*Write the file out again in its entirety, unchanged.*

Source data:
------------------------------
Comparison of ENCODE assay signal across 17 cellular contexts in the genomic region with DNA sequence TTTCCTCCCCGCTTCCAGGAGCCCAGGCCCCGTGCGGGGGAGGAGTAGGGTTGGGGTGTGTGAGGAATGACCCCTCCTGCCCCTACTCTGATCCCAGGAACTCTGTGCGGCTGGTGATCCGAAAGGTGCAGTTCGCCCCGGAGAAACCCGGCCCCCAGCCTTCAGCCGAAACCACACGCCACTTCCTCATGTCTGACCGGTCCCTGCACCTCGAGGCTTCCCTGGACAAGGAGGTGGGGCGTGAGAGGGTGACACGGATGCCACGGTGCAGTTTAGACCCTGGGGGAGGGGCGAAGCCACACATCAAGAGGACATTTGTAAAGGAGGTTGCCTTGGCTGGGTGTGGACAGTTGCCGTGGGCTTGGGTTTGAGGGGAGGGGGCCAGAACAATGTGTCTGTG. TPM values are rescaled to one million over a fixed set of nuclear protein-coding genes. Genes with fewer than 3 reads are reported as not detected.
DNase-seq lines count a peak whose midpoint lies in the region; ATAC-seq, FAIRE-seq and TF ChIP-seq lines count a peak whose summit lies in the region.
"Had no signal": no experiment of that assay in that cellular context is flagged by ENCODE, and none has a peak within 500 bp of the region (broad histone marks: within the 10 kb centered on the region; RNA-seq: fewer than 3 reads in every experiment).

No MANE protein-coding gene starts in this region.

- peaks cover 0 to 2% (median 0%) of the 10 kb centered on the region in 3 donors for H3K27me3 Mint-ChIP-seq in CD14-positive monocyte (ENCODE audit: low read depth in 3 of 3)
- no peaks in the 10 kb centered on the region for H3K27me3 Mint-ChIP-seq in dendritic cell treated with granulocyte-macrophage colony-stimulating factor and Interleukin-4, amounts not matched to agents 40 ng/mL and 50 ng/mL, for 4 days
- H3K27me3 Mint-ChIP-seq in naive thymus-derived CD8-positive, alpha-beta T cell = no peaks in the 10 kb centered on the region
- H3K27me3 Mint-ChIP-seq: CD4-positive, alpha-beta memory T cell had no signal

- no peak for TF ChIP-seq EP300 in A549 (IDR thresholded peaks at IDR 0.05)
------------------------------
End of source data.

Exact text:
Comparison of ENCODE assay signal across 17 cellular contexts in the genomic region with DNA sequence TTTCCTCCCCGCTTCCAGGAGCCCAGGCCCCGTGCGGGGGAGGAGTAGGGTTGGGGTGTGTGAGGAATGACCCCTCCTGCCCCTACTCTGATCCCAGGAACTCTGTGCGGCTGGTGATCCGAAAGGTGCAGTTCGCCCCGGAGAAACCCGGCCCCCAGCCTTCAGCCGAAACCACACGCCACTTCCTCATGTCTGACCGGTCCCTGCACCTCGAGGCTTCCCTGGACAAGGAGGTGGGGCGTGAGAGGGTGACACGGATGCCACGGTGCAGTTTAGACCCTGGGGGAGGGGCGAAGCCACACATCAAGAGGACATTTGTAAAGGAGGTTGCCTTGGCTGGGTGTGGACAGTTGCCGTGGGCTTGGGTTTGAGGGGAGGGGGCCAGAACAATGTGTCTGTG. TPM values are rescaled to one million over a fixed set of nuclear protein-coding genes. Genes with fewer than 3 reads are reported as not detected.
DNase-seq lines count a peak whose midpoint lies in the region; ATAC-seq, FAIRE-seq and TF ChIP-seq lines count a peak whose summit lies in the region.
"Had no signal": no experiment of that assay in that cellular context is flagged by ENCODE, and none has a peak within 500 bp of the region (broad histone marks: within the 10 kb centered on the region; RNA-seq: fewer than 3 reads in every experiment).

No MANE protein-coding gene starts in this region.

- peaks cover 0 to 2% (median 0%) of the 10 kb centered on the region in 3 donors for H3K27me3 Mint-ChIP-seq in CD14-positive monocyte (ENCODE audit: low read depth in 3 of 3)
- no peaks in the 10 kb centered on the region for H3K27me3 Mint-ChIP-seq in dendritic cell treated with granulocyte-macrophage colony-stimulating factor and Interleukin-4, amounts not matched to agents 40 ng/mL and 50 ng/mL, for 4 days
- H3K27me3 Mint-ChIP-seq in naive thymus-derived CD8-positive, alpha-beta T cell = no peaks in the 10 kb centered on the region
- H3K27me3 Mint-ChIP-seq: CD4-positive, alpha-beta memory T cell had no signal

- no peak for TF ChIP-seq EP300 in A549 (IDR thresholded peaks at IDR 0.05)